In defense Nero, the beleaguered soul who might just be the real future of Devil May Cry

Replacing a beloved protagonist with a younger, less experienced version can be dicey. Raiden’s prominence in Metal Gear Solid 2, with Solid Snake consigned to the background, was reviled by many players, and Devil May Cry 4, with the similarly floppy-haired and comparatively younger Nero spending the first half of the game trying to find and defeat Dante, got a similar reaction. 

In the same way that Raiden’s relationship with Rose is core to MGS2, Nero has Kyrie, who he’s trying to protect as he quells the demon uprising supposedly caused by Dante. 

Daddy cool 

Nero from Devil May Cry 5.


While he might not have Dante’s instant, easy cool, Nero’s arsenal makes up for it, each item more appealing than the last: Blue Rose, a double-barrelled revolver; Red Queen, a huge sword he can rev up like a motorcycle; and the Devil Bringer, a sealed demon right arm he can use to spectrally grapple enemies. When you switch to controlling Dante for the back-tracking portion of the game you realise what a boon the grapple was for fighting some of the zippier enemies, enabling you to dash around a fight with ease and completely own an encounter. 

With Nero it’s a classic case of not realising what you had until he was gone. Thankfully, we didn’t lose him forever. Devil May Cry V might have taken 11 years to materialise, but even with three playable characters (V joined the crew) vying for players’ attention, Nero proved himself the heart of the squad. 

His arm was replaced with detachable robotic versions that meant playing as him involved constant and exciting variation, and his shorter, fresh haircut and new outfit made him easily the most stylish. But it’s in the ending, as he shoves himself into harm’s way, angrily demanding the end of the cycle of violence between ‘good’ and ‘evil’ that we really fall in love with this good-hearted bad boy, who’s willing to put it all on the line to protect those he cares about.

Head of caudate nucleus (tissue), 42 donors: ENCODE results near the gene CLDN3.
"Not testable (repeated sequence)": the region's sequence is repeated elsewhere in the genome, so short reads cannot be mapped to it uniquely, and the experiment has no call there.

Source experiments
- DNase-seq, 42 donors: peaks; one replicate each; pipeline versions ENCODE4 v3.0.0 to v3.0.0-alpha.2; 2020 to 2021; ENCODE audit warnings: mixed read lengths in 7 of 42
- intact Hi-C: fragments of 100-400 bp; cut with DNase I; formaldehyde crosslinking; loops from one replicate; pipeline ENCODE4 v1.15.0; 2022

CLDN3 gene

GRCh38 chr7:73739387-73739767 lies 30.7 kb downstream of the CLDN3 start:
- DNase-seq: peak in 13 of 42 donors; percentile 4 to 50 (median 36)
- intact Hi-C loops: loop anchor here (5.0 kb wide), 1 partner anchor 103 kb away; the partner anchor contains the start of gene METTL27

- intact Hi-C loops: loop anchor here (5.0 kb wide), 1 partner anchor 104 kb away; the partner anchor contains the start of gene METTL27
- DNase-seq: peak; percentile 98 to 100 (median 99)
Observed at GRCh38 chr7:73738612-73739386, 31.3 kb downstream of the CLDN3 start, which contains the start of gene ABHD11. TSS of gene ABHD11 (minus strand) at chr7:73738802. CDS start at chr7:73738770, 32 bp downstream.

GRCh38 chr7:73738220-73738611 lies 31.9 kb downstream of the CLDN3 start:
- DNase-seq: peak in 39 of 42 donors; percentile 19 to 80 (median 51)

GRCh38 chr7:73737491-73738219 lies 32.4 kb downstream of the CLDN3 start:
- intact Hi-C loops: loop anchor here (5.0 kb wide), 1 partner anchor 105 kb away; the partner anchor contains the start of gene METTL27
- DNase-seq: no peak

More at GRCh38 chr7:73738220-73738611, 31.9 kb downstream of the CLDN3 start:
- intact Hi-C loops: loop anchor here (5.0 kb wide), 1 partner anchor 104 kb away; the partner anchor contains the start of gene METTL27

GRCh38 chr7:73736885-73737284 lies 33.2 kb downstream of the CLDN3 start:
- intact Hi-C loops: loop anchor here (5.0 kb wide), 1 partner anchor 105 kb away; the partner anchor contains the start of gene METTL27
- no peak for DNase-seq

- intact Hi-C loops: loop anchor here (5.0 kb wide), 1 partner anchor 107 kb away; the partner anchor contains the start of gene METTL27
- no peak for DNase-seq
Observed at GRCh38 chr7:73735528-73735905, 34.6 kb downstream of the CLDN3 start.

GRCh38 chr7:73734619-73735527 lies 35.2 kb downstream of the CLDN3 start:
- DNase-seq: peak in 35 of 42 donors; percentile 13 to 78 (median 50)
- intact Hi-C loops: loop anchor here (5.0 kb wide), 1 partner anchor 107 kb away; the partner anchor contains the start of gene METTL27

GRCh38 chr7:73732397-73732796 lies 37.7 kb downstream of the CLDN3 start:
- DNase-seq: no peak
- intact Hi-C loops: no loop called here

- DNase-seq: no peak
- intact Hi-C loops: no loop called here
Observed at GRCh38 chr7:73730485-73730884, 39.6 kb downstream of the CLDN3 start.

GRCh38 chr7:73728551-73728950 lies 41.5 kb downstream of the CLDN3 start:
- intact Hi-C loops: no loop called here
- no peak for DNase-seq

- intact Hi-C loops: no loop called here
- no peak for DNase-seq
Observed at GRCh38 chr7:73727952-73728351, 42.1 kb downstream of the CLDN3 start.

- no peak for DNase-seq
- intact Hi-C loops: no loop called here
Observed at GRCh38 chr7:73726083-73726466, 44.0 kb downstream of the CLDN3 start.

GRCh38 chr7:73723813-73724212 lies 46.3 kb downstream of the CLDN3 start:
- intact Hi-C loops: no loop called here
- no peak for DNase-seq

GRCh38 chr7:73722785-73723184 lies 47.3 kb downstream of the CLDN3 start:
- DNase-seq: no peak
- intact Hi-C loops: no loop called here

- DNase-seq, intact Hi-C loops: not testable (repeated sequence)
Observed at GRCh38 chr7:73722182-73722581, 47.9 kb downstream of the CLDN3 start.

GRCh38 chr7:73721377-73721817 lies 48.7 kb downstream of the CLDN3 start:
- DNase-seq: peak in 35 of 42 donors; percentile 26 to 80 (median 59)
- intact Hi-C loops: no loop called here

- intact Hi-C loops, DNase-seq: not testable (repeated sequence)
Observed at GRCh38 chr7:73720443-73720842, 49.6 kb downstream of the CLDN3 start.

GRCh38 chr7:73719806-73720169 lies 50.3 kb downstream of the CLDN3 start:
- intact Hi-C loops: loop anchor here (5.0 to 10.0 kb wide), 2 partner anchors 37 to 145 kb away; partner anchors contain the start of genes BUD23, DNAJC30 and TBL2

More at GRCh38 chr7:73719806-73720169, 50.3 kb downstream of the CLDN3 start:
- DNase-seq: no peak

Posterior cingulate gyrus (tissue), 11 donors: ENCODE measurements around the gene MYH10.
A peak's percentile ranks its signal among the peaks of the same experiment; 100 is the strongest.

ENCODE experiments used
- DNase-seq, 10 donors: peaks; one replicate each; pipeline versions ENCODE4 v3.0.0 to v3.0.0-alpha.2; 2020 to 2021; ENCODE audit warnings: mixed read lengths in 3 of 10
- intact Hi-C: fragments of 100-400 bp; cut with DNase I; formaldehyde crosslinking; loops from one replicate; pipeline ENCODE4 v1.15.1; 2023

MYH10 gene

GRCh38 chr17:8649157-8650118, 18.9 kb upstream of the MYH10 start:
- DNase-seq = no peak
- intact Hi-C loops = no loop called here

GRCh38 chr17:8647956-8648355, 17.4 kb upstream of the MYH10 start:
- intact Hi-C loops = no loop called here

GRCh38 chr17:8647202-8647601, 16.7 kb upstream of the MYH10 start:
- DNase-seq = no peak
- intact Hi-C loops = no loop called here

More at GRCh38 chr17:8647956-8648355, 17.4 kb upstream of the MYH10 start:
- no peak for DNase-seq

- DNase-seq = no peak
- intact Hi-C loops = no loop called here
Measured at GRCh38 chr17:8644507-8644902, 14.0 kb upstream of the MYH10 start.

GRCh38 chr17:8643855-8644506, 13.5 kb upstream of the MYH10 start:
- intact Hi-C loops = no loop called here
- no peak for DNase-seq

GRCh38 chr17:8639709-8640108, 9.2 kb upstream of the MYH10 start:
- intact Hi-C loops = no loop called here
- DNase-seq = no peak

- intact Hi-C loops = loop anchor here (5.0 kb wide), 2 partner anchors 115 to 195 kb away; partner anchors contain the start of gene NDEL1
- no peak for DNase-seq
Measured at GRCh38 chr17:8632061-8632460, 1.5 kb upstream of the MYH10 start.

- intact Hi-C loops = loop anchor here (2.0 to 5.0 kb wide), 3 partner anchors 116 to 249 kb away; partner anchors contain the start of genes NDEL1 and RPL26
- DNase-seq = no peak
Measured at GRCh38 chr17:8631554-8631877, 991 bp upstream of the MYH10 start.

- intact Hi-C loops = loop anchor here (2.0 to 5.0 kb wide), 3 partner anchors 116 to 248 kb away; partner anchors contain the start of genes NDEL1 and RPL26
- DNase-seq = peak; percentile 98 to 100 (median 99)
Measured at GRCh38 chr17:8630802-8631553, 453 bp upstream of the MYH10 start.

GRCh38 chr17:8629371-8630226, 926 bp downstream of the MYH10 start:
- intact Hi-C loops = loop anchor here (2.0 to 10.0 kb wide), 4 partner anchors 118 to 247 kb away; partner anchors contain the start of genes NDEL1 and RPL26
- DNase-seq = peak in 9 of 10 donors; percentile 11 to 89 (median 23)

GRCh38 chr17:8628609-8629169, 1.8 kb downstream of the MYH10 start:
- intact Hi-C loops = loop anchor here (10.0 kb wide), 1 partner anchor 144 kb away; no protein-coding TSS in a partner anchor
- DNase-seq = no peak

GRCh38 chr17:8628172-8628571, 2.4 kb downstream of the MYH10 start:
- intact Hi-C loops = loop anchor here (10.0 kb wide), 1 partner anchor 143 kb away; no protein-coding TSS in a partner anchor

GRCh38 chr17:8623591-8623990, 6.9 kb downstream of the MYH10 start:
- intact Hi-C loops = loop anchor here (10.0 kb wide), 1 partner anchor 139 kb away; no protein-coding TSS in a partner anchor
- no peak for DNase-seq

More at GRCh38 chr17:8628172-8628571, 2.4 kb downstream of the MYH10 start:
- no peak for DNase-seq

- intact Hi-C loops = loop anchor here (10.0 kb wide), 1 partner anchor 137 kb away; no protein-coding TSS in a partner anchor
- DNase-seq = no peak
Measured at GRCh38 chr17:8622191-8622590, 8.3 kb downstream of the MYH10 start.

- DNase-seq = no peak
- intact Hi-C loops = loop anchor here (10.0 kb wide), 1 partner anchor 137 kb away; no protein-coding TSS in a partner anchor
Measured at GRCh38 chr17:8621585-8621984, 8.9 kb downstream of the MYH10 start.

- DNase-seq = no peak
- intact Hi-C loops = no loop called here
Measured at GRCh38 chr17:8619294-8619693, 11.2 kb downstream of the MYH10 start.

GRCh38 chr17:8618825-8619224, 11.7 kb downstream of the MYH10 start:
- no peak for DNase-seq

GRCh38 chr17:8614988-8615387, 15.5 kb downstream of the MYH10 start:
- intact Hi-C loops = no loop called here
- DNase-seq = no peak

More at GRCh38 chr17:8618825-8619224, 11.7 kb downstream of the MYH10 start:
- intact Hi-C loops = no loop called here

Nero won’t let his family’s mistakes influence his own life any more, and is willing to fight for a better future.

This feature first appeared in PLAY magazine - Subscribe here to save on the cover price, get exclusive covers, and have it delivered to your door or device every month.

Oscar Taylor-Kent

PLAY editor Oscar Taylor-Kent first joined Official PlayStation Magazine in 2018, and was involved with the long-standing mag’s rebrand into PLAY before becoming editor. Despite being a PlayStation expert (and noted PS Vita apologist), he’s got fingers on many buttons, having also written for GamesRadar, SFX, PC Gamer, Kotaku, Waypoint, Official Xbox Magazine, GamesMaster, PCGamesN, and Xbox to name but a few.

When not knee deep in character action games, JRPGs, and visual novels, he’s often found reading books, manga, or binging anime. His current favourite games include Devil May Cry, Persona, Ace Attorney, and Hakuoki.